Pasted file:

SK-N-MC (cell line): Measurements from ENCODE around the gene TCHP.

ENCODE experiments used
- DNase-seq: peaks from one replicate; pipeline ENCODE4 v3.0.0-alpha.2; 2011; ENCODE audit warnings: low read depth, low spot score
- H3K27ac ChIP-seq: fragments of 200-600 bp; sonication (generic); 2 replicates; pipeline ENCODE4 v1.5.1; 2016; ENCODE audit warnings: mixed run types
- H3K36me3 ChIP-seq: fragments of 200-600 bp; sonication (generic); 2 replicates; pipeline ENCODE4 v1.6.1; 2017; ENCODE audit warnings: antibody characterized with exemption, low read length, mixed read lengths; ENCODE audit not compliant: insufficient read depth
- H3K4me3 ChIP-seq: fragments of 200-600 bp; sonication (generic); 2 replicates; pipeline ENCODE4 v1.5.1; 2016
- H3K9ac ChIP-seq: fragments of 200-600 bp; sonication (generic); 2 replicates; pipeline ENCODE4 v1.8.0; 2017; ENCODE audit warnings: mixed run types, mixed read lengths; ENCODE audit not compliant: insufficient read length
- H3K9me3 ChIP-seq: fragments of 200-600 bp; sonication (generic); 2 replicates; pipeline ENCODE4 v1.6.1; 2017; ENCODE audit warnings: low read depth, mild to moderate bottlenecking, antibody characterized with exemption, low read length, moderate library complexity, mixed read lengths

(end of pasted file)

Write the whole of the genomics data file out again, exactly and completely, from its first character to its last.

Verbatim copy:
SK-N-MC (cell line): Measurements from ENCODE around the gene TCHP.

ENCODE experiments used
- DNase-seq: peaks from one replicate; pipeline ENCODE4 v3.0.0-alpha.2; 2011; ENCODE audit warnings: low read depth, low spot score
- H3K27ac ChIP-seq: fragments of 200-600 bp; sonication (generic); 2 replicates; pipeline ENCODE4 v1.5.1; 2016; ENCODE audit warnings: mixed run types
- H3K36me3 ChIP-seq: fragments of 200-600 bp; sonication (generic); 2 replicates; pipeline ENCODE4 v1.6.1; 2017; ENCODE audit warnings: antibody characterized with exemption, low read length, mixed read lengths; ENCODE audit not compliant: insufficient read depth
- H3K4me3 ChIP-seq: fragments of 200-600 bp; sonication (generic); 2 replicates; pipeline ENCODE4 v1.5.1; 2016
- H3K9ac ChIP-seq: fragments of 200-600 bp; sonication (generic); 2 replicates; pipeline ENCODE4 v1.8.0; 2017; ENCODE audit warnings: mixed run types, mixed read lengths; ENCODE audit not compliant: insufficient read length
- H3K9me3 ChIP-seq: fragments of 200-600 bp; sonication (generic); 2 replicates; pipeline ENCODE4 v1.6.1; 2017; ENCODE audit warnings: low read depth, mild to moderate bottlenecking, antibody characterized with exemption, low read length, moderate library complexity, mixed read lengths